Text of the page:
Blowing the Whistle on Concussions; Building the Elite Athlete; Scientific American Presents; by Polly Shulman; 8 Page(s)
Immediately after being elbowed in the jaw by Boston Bruin Hal Gill during a March 4 hockey game, Eric Lindros's world went yellow. The star center of the Philadelphia Flyers fell to the ice. He was helped into the locker room by the team's trainer, then vomited. He complained of a bad headache and strangely colored vision. Team doctors gave him heat packs and ibuprofen and then put him back in the lineup for another four games. "I wanted to keep playing," despite the telltale signs of a concussion, Lindros told reporters. "That's the mentality of a player-¿Everything's going to be fine, it's going to go away,' and you just keep on playing." He added, "I knew that things were not good, and I tried to convey that through my symptoms. But I was not going to pull myself out of the game. I wanted the team to pull me out. I was hoping as the week went on that they would do that."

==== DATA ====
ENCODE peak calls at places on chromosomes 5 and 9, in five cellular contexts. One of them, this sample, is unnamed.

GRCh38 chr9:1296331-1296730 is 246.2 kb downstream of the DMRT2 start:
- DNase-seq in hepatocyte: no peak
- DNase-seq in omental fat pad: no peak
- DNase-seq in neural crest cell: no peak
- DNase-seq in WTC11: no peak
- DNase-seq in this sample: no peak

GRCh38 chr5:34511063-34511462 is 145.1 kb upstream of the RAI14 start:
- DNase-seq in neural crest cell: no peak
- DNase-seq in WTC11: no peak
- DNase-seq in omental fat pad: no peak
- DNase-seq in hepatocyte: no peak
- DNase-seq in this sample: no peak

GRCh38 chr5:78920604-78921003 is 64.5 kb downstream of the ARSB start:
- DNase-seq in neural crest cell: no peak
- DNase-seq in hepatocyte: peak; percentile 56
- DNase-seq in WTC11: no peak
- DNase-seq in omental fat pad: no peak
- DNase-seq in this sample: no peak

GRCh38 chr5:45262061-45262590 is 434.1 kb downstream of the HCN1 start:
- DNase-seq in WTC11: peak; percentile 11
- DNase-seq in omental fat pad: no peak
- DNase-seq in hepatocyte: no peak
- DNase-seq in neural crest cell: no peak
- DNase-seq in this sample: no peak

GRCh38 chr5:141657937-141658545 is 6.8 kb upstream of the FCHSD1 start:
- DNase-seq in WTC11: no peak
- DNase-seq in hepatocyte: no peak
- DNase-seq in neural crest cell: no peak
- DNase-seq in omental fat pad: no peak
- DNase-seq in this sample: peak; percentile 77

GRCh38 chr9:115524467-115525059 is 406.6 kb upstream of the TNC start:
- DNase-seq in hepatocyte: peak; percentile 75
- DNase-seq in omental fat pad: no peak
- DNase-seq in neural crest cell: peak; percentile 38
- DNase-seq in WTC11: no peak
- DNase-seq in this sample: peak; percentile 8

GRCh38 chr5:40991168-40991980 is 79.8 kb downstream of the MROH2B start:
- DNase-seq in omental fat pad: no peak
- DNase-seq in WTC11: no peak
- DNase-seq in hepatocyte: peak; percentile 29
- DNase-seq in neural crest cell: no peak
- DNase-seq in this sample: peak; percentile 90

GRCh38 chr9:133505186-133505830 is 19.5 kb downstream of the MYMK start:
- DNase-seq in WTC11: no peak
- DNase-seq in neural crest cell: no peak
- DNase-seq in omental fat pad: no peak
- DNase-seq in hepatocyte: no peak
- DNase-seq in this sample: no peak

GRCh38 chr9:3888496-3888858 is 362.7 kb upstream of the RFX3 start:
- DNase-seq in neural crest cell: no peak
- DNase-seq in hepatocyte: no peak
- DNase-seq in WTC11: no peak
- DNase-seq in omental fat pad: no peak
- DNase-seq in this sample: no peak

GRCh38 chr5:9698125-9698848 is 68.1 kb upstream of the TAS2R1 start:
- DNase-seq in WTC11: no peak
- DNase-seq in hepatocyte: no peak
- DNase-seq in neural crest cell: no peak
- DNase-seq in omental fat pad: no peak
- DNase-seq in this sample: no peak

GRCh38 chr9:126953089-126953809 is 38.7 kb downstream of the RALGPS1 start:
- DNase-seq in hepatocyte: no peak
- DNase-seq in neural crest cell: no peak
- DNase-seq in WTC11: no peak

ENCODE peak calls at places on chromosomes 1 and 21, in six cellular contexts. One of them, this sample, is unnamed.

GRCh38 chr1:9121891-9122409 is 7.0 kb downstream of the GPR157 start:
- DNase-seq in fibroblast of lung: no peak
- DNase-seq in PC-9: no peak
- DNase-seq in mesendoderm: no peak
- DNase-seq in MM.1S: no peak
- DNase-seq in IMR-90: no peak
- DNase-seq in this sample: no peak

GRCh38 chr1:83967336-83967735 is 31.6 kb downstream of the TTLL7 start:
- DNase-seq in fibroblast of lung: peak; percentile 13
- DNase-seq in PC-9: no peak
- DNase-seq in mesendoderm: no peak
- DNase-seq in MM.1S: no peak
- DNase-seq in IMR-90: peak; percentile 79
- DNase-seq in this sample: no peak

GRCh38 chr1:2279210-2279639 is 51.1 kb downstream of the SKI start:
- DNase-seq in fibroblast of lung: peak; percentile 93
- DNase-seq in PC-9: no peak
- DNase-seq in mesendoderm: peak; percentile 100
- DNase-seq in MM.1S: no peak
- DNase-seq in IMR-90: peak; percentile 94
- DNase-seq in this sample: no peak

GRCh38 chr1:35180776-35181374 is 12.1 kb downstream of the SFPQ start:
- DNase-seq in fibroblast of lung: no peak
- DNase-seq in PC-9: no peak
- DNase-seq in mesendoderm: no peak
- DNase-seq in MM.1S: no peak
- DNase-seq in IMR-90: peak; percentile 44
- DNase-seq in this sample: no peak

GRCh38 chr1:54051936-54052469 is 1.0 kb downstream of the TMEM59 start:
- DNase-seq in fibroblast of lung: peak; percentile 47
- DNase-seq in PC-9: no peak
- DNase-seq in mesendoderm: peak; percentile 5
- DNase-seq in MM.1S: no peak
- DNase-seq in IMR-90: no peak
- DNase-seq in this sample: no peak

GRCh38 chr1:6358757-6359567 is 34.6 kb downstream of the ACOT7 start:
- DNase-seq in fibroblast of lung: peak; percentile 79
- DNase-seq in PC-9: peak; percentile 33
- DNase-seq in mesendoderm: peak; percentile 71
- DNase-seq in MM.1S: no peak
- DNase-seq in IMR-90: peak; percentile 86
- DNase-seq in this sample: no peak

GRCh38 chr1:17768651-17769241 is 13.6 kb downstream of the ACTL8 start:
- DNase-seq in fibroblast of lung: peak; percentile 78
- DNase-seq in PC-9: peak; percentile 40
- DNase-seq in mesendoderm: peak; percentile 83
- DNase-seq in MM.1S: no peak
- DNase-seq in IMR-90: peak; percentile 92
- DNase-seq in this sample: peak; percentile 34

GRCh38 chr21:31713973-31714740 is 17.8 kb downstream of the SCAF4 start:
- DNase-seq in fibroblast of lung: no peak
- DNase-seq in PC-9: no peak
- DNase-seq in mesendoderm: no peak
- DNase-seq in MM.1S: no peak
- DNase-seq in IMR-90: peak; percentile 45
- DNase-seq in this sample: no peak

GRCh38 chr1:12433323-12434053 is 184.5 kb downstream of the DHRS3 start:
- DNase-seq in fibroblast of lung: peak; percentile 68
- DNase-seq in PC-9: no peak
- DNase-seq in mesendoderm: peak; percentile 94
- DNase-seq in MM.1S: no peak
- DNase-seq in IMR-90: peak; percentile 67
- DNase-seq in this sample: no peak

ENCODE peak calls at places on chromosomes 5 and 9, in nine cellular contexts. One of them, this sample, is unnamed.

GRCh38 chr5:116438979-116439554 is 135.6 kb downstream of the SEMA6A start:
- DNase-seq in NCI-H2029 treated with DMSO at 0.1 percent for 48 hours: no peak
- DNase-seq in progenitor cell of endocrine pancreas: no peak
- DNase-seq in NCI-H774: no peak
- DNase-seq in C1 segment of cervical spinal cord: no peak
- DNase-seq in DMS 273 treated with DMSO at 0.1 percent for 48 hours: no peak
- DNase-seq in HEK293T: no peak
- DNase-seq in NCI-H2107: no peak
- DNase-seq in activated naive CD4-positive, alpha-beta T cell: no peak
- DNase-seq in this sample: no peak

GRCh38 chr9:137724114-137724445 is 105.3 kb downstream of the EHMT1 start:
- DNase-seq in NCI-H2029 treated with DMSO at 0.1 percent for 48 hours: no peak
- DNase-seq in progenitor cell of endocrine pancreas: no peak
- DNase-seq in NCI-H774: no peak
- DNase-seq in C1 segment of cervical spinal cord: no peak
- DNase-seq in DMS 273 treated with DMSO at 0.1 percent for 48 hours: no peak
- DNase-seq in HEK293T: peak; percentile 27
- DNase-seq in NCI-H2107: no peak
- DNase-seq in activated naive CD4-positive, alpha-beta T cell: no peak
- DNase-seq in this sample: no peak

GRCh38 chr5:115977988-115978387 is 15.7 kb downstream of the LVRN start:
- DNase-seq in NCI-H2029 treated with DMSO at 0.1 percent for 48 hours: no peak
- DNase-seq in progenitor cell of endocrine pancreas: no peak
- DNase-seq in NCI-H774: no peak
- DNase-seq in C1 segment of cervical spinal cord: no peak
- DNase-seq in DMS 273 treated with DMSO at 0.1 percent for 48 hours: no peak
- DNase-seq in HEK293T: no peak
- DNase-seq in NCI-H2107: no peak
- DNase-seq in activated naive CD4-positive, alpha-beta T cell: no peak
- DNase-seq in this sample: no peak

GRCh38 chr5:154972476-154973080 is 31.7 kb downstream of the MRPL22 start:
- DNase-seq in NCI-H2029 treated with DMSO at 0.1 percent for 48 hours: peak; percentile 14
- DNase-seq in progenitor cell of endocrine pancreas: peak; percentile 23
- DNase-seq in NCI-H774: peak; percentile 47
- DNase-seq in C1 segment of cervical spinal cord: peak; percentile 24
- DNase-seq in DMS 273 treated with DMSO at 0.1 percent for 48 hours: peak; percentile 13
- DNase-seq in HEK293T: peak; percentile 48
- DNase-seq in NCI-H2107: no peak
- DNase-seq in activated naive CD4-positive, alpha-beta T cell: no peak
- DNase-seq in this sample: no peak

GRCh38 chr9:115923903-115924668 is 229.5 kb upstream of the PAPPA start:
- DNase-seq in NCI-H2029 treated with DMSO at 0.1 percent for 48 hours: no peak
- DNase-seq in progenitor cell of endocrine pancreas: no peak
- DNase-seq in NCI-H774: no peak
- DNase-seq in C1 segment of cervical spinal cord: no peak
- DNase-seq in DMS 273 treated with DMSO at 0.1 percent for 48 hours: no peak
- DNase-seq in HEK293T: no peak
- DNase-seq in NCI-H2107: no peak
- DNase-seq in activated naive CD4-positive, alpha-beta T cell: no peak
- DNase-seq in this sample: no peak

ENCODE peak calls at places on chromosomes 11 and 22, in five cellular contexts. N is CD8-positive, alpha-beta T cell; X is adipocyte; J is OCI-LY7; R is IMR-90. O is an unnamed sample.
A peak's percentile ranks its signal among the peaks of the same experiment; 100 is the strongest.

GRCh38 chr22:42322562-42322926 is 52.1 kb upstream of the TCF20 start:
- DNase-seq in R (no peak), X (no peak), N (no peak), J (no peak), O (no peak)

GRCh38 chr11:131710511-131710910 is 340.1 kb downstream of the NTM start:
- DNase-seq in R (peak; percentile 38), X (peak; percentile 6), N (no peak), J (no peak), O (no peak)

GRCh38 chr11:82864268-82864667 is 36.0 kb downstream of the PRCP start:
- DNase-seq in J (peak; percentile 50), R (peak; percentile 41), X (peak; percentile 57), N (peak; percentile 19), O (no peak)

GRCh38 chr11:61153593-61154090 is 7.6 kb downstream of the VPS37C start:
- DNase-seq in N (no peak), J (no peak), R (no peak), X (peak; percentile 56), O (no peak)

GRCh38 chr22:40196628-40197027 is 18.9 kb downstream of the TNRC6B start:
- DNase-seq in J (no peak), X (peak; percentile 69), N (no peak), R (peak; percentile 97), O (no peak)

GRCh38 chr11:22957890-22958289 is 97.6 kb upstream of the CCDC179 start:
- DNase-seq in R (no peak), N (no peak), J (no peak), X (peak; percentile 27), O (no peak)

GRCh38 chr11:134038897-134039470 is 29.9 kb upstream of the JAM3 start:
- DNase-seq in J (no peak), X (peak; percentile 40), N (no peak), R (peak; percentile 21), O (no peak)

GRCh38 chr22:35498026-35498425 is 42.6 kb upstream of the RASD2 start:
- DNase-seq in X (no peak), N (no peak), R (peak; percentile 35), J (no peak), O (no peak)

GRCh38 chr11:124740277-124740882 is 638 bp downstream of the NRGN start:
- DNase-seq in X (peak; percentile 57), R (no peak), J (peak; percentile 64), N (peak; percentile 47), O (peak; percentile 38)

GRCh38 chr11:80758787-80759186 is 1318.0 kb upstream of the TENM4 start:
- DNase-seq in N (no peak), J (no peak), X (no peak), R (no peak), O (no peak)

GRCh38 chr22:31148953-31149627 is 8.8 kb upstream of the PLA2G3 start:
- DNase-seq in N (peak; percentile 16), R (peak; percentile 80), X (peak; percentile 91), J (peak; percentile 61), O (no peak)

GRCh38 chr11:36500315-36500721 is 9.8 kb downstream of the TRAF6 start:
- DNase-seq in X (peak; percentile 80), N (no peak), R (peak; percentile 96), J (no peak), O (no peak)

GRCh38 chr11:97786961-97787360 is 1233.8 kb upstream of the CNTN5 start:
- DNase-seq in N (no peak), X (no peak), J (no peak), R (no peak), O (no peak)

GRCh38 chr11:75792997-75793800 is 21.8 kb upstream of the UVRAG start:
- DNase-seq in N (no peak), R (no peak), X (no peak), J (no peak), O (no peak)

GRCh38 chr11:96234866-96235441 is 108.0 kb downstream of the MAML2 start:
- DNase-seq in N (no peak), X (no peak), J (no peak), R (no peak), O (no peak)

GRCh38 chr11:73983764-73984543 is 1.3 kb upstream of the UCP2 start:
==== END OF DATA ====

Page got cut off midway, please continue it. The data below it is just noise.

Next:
It was nine days before team doctors sent Lindros to a headache specialist, who referred him to James P. Kelly, an expert in sports-related concussions who is based at Northwestern University Medical School. Kelly diagnosed Lindros with a moderate concussion. Playing in subsequent games would put the athlete at serious risk: a second concussive hit sustained before the first one had healed could cause permanent brain damage or even death.